NEW YORK May 27 The Beastie Boys hip-hop group turned to the courts on Tuesday to fight for their right to not let energy drink maker Monster Beverage Corp use their songs.
A jury in Manhattan federal court heard opening statements in the case stemming from the popular Brooklyn-born band's attempts to hold Monster to account for unauthorized use of its music in a 2012 promotional video.
Paul Garrity, a lawyer for the Beastie Boys, said the Beastie Boys had made a choice years ago to not license their music to promote commercial products like the caffeine-filled drink sold by Monster, which was required to seek a license.
"It stole the Beastie Boys' right to say no," Garrity said.
With members of the band in attendance, Garrity urged the four men and four women on the jury to award at least $2 million for copyright infringement and for false endorsement.
Reid Kahn, a lawyer for Monster, called that sum "illogical" and said the company should pay at most $125,000. He acknowledged Monster infringed the copyrights, but only because an employee thought the company had permission for the music.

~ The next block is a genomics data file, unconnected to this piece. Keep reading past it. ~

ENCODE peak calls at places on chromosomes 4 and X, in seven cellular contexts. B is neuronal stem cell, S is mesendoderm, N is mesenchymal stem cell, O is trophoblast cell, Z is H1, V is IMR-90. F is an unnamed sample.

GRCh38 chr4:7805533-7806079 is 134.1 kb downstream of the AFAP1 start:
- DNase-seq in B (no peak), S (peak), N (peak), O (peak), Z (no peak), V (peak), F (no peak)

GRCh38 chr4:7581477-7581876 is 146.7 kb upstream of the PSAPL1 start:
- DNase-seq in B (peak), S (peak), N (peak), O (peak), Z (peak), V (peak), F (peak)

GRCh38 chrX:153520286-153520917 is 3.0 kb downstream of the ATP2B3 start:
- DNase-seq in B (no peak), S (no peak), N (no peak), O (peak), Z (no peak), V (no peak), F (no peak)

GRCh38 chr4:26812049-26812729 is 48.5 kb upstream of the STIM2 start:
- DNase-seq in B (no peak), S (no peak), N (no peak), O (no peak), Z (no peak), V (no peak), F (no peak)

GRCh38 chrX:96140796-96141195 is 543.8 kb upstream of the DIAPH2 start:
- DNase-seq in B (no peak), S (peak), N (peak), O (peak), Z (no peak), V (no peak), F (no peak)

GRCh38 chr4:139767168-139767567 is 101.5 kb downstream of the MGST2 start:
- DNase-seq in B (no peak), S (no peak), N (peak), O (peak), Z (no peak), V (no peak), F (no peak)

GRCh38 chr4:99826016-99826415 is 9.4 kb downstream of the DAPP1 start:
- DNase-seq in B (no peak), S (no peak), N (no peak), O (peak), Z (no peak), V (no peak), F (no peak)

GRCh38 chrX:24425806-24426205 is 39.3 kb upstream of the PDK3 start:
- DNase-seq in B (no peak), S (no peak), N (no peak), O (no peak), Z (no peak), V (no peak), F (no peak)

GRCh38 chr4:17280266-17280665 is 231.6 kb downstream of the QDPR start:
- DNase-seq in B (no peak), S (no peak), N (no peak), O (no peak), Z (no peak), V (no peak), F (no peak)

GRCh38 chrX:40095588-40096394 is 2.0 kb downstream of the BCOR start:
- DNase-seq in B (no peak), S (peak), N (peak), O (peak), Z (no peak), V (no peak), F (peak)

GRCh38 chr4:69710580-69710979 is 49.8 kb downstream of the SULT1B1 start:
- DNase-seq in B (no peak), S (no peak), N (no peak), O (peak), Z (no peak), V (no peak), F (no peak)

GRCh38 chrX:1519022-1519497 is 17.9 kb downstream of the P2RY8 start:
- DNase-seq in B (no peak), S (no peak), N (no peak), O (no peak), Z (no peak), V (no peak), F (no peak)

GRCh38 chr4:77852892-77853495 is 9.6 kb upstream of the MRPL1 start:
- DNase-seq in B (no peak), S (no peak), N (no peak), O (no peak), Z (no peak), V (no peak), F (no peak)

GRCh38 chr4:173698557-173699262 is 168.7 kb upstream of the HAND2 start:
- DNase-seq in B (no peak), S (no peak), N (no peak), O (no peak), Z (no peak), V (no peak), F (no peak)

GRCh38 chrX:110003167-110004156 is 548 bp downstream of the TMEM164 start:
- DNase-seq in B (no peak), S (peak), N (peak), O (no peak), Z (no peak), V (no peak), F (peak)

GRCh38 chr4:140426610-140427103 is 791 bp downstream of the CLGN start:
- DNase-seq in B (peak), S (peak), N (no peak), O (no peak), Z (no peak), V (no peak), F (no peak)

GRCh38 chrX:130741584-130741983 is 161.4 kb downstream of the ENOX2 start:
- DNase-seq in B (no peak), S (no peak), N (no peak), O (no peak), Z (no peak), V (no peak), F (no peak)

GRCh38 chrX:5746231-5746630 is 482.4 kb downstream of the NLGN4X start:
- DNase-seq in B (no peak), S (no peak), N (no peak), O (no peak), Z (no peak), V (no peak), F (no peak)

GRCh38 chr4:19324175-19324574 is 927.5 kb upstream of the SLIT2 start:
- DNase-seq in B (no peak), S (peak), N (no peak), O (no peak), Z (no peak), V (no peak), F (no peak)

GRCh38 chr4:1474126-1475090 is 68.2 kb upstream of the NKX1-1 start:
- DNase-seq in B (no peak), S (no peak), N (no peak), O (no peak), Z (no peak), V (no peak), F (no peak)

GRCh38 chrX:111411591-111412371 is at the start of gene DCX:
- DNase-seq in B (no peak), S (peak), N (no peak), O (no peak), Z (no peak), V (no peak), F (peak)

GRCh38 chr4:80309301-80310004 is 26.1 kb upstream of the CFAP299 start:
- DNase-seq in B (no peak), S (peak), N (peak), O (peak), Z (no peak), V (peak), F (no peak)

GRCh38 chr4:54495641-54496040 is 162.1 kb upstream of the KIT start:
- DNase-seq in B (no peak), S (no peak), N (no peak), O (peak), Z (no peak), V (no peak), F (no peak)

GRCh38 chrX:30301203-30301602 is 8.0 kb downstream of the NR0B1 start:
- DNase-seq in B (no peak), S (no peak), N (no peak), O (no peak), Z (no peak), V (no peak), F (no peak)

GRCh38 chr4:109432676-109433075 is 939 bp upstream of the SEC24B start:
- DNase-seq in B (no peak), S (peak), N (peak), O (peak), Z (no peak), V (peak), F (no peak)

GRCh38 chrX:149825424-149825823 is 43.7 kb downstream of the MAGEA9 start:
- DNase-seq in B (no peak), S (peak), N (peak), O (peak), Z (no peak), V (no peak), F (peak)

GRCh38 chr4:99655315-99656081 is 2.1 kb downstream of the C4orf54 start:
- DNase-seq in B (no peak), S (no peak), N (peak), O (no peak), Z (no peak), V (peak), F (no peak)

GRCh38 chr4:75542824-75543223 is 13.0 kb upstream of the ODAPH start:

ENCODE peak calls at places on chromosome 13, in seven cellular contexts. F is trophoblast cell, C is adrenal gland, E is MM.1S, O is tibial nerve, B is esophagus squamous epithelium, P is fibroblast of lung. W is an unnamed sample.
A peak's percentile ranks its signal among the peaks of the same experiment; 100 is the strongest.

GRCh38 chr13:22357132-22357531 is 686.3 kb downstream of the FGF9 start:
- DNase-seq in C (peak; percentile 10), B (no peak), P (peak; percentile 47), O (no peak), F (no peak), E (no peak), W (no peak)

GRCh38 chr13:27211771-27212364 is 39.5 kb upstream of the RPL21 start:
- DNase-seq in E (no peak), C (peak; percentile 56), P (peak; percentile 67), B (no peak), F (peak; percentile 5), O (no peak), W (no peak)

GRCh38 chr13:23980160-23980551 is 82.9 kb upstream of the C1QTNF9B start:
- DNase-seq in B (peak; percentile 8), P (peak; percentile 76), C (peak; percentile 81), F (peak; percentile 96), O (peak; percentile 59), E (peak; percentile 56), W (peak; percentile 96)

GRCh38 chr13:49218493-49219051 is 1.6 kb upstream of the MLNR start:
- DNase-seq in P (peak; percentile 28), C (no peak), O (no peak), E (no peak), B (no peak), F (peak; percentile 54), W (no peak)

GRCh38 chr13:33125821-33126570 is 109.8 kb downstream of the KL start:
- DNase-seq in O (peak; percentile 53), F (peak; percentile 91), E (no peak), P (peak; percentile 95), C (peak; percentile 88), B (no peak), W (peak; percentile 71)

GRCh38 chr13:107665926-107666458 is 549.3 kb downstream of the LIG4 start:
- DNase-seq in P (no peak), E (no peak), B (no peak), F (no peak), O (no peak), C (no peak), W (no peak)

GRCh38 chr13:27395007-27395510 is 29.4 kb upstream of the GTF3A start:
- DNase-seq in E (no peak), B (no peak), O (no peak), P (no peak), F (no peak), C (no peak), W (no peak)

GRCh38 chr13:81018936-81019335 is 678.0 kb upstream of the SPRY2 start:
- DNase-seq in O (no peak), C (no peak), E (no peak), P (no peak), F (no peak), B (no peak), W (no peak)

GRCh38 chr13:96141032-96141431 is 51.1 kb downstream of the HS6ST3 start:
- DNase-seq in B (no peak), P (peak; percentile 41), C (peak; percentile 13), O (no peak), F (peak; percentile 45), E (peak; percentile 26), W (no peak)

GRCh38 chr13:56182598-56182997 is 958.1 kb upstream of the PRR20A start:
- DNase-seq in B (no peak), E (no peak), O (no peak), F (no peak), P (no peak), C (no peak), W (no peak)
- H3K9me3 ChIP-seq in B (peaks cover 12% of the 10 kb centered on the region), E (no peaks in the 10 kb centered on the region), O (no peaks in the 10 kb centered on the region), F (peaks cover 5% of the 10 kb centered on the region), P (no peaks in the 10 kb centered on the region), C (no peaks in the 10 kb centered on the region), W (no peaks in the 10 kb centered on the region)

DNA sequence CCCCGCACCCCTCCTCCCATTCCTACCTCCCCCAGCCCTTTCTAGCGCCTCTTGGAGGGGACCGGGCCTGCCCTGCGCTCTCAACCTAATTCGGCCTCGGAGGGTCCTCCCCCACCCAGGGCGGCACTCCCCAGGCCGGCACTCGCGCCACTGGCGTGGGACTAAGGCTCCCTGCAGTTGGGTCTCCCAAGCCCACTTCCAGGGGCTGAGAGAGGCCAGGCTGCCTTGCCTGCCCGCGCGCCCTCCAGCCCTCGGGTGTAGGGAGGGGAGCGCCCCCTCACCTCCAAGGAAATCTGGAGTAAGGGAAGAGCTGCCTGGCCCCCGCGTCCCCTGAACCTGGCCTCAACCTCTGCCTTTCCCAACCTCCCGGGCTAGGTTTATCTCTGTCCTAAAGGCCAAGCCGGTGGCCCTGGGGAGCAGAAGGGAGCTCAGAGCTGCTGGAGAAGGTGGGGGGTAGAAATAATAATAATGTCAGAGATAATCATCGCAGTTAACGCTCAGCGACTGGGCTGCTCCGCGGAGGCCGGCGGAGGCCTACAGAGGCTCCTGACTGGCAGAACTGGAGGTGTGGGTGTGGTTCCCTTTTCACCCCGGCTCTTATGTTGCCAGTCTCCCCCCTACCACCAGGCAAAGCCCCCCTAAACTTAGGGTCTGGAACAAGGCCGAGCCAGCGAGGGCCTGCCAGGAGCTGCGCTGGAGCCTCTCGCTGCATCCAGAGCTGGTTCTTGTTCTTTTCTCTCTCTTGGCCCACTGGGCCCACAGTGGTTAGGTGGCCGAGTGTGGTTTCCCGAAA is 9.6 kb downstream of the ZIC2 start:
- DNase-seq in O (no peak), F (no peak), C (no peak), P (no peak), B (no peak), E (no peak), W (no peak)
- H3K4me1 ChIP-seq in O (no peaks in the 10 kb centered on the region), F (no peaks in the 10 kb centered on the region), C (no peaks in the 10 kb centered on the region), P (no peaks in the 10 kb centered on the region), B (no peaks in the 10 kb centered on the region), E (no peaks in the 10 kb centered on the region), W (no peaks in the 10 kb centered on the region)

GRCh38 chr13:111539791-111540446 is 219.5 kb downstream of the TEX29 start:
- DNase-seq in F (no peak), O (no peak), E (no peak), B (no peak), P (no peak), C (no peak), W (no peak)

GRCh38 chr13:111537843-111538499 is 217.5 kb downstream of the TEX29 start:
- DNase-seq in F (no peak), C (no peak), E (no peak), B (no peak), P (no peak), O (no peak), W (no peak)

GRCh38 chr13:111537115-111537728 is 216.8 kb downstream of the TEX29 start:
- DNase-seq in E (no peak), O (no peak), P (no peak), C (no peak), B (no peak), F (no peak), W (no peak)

"In this case, it turns out to have been a mistake," he said.
Filed in August 2012, the lawsuit centered on a video produced for an annual snowboarding competition Monster organizes and sponsors in Canada called the "Ruckus in the Rockies."
After the event, Monster posted a promotional video on YouTube featuring the competition and an after-party attended by various DJs, including Z-Trip.
The video included a remix of Beastie Boys songs, including "Sabotage," "So What'cha Want" and "Make Some Noise."
The video also included, at the end, a sentence saying "RIP MCA." Adam Yauch, a Beastie Boys member who went by "MCA," died a day before the snowboarding event after a battle with cancer.
The Beastie Boys complained in June 2012, saying Monster did not have permission to use Z-Trip's mix in the video. The lawsuit followed in August 2012.
Beastie Boys members Michael Diamond, or "Mike D," and Adam Horovitz, a.k.a. "Ad-Rock," were in attendance during trial Tuesday, and Horovitz later testified. Yaunch's widow, Dechen Wangdu, also attended. (Reporting by Nate Raymond in New York; Editing by Tom Brown)